The Radiologist called me first. He looked through all of my history, and agreed with the Oncologist – two spots, on bone, look like tumors, haven’t entered spinal canal, if cancerous they’re related to my breast cancer. He understands how things can get delayed, and after reading my chart knew that I could take whatever they throw at me. Knowing that it takes a week or longer to start radiation, he moved forward with my simulation – making of my body mold and getting my tattoos. And then we cross fingers that after my biopsy consult, the procedure would be set within that timeline.
SIDE NOTE: I would only need 10 treatments, as they’d be able to zap it more directly on the bone, versus before when it was within tissue. Back then, those 6 weeks were actually 30 treatments, every morning at 7:30am, M-F. I’d bike down along the Hudson, go in, get zapped for about 20 minutes, and bike over to work. For me back then, the worst was an eventual sunburn in my armpit, not fun. This time, it’s predicted to cause a minor burn, but instantly relieve any back pain.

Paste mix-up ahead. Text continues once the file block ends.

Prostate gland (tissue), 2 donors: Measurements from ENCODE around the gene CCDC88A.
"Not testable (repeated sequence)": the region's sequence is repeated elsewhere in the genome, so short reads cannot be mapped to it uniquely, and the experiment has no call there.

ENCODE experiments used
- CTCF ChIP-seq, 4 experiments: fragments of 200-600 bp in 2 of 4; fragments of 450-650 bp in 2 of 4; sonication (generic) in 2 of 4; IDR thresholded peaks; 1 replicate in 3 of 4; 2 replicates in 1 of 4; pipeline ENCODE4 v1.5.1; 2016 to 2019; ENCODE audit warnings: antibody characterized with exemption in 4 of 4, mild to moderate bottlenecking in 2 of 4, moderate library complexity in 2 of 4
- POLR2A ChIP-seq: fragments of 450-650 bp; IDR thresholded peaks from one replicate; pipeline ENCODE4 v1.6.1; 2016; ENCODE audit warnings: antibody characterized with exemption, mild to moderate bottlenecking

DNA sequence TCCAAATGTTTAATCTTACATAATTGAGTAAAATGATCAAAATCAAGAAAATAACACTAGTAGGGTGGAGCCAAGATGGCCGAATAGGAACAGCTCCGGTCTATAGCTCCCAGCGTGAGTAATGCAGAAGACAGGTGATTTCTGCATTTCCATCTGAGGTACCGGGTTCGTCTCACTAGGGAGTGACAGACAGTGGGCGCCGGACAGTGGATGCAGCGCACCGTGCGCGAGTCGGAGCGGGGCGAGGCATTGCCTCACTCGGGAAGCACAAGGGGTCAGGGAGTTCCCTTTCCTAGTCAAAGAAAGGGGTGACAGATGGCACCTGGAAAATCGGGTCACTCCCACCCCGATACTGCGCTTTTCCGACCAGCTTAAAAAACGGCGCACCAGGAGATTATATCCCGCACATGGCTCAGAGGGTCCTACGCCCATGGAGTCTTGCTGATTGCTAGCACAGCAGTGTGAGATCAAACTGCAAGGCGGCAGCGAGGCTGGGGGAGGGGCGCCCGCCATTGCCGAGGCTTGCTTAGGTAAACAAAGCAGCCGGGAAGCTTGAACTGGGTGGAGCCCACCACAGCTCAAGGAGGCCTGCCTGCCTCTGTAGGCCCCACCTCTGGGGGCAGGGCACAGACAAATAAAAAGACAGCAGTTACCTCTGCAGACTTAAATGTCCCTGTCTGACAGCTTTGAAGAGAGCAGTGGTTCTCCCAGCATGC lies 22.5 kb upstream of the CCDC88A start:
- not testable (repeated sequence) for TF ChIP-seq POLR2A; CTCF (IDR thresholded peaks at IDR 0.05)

And just like that, the biopsy is scheduled for the same day as the radiation simulation so that I can consolidate my trips to the hospital – this Monday, 2 days away. BUT, before I could get in, I had to take a COVID test to ensure that I don’t currently have the virus.
So this morning, I went in to take that test, and I have to say that it was the deepest nose tickle ever! Seriously, it was the absolute weirdest thing EVER done to me, and well, no other comment needs to be made.
Before you feel sorry for me, or keep me in your thoughts and prayers, I want to say this. All of this is happening to me and so many others during the worst health crisis of nearly every generation alive. We are all experiencing this together, working through our own issues, whether it be physical or mental.
Yes, I’ve sat in that dark place, seeing every fleeting moment pass me thinking that it might be my last. I wouldn’t be human if I didn’t. It would be realistic for me to think that I would be invisible to this. I’ve felt all of those dark feelings and have done my fair share of crying, and still do. But living in that place does no one any good. So as soon as I’m able, I take a deep breath and move forward. I move forward for myself, for my husband, for my daughters, for my family, for my friends, and for those that need it most. We are ALL in this together.
So once you take that deep breath, be a Doer and take action. For yourself and for everyone around you. And that’s how we all will rise above that dark place.